During the festival we had the opportunity to attend two key events. On Friday evening, all 65 international delegates attended a themed welcoming reception called Common Friendship and Further Cooperation. The event was hosted by BAST and included a few opening remarks from BAST’s vice chairman, Tian Wen. He began by welcoming us to China and then expressed a desire for the delegates to "fully display their programs, communicate with each other throughout the festival, boost friendship, and strengthen cooperation." We definitely succeeded in building common friendships and we plan to use those friendships to innovate new methods of science communication in the future.
On Sunday afternoon we attended the Beijing International Science Festival Roundtable Conference at the China Science and Technology Museum. The theme for the afternoon was "A New Road for Science Communication." More than 30 delegates representing science festivals and relevant organizations from 18 different countries participated in an exchange of international science communication ideas and strategies. Each delegate shared how they deliver science content through science festivals, museum event days, science cafes and more. We shared the accomplishments and products of the NISE Network and how science communicators from all over the world can access our online library of resources, some of which will soon be available in Mandarin.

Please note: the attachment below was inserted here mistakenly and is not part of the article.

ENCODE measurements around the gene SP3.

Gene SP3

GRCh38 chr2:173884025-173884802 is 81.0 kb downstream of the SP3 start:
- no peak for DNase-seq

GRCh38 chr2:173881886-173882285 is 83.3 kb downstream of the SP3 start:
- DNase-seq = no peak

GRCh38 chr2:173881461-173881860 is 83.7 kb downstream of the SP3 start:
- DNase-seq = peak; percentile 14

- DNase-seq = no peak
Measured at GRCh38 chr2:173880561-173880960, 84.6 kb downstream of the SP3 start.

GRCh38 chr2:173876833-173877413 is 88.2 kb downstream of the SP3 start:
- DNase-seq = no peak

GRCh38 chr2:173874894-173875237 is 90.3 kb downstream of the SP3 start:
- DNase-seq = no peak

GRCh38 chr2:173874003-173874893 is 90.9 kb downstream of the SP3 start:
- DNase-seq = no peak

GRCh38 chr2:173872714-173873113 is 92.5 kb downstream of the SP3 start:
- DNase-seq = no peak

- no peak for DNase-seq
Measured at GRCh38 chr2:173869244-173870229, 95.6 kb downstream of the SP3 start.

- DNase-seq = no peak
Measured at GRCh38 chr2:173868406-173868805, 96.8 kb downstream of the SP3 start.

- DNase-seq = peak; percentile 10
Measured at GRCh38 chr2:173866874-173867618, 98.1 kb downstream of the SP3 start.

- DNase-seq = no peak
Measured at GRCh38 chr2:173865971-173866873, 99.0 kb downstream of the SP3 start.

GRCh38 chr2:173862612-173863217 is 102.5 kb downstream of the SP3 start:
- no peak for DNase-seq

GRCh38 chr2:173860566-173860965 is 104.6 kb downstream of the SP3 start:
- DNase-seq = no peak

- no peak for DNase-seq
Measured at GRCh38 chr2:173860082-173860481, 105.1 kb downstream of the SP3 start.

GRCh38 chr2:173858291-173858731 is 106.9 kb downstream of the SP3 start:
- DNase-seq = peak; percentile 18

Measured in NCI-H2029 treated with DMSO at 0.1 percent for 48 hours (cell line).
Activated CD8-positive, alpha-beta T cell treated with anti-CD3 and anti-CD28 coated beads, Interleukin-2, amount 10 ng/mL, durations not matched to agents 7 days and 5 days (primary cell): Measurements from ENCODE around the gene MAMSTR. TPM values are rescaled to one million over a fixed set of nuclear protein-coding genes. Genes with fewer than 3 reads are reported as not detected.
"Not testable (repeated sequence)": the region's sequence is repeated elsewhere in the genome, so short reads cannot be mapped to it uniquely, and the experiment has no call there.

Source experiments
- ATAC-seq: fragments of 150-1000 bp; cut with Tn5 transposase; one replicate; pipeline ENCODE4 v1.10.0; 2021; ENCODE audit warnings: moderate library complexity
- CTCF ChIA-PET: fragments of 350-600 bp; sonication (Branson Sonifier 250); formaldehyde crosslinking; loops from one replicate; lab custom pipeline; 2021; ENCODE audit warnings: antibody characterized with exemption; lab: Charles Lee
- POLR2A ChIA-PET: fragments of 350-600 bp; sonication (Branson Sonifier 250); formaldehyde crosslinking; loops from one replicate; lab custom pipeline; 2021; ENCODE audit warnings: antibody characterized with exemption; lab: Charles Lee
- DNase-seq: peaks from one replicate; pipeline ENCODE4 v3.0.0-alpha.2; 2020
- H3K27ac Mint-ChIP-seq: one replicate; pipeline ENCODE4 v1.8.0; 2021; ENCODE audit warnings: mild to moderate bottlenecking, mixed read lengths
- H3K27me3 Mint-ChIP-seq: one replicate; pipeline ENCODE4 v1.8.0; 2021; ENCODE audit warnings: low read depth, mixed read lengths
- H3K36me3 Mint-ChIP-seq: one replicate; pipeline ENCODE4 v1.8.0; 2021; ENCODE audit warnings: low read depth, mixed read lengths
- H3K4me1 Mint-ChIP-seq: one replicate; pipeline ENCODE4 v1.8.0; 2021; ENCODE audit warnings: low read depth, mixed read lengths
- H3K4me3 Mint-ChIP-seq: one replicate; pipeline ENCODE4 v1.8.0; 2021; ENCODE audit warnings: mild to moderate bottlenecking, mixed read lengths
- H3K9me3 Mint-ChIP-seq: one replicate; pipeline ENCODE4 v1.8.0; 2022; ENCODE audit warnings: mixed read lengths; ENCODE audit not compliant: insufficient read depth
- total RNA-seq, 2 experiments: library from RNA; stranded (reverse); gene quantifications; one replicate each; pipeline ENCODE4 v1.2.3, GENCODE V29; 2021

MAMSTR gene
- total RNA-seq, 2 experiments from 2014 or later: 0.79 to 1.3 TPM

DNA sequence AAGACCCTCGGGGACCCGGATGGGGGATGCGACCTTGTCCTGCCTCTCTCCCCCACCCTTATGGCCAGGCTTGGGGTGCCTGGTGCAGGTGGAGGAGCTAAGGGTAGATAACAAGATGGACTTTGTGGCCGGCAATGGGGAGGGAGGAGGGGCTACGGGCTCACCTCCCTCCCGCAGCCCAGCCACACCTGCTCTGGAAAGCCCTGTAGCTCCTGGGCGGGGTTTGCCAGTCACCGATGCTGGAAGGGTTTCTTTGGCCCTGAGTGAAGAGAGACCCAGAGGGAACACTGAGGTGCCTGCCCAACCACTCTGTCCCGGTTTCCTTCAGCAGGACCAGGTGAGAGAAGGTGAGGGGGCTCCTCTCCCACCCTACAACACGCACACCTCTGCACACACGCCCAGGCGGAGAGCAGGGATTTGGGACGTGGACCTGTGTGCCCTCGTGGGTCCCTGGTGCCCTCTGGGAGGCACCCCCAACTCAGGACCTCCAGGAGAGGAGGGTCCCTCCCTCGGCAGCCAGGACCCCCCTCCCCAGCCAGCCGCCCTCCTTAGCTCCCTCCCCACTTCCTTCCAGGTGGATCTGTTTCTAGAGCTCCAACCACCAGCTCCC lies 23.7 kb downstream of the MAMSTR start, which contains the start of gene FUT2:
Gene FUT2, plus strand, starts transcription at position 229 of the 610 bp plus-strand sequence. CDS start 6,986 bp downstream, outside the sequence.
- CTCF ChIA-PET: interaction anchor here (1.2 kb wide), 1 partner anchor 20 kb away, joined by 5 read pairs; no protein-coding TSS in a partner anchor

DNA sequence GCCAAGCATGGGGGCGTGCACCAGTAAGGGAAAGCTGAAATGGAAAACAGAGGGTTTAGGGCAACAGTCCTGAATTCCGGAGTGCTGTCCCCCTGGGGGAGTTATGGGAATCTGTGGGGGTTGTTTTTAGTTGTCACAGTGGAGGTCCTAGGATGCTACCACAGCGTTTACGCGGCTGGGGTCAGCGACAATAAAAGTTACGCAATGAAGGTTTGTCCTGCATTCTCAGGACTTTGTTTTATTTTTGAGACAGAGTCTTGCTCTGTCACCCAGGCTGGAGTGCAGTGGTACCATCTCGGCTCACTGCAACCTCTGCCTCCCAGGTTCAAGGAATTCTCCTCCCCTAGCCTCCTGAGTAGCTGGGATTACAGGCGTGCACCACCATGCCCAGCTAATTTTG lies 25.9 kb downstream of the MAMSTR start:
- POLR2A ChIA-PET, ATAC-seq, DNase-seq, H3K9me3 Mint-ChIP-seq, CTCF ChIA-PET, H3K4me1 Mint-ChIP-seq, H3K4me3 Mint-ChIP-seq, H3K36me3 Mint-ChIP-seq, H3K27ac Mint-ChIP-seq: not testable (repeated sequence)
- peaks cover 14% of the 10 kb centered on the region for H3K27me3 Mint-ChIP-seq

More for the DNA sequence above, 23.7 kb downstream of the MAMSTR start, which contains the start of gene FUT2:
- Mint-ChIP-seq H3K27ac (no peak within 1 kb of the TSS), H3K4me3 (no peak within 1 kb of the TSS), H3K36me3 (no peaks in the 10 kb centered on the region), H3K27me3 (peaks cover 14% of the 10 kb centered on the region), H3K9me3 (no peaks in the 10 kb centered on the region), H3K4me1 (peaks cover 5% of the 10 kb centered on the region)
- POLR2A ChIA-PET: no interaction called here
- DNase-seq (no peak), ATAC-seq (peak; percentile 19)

One of our most memorable moments from the festival happened on our last day. Much to our surprise, our complement of 30 volunteers was cut to a third due to school commitments. This forced us to begin delivering some of the programs on our own, with little to no Mandarin, to throngs of Chinese school groups and tourists visiting the festival. We simplified our display and let the volunteers run their favorite activities while Frank facilitated Memory Metal and Brad facilitated the Graphene activity. Both demos have such a great WOW factor that they can be delivered successfully and succinctly without verbal communication. And it didn’t take long for us to begin WOWing the public. Frank’s biggest laugh occurred when a kid, about in sixth grade, watched the memory metal retract to its original shape and yelled, "What the Heck?!" But he didn’t use heck.
Overall, our experience at the festival provided us the unique opportunity to share our passion for science communication on a world stage. And in looking back on the theme for this year’s festival, "Science makes dreams come true, embrace wise life," we can only hope that our participation in this science festival played a part in making someone’s science dreams come true.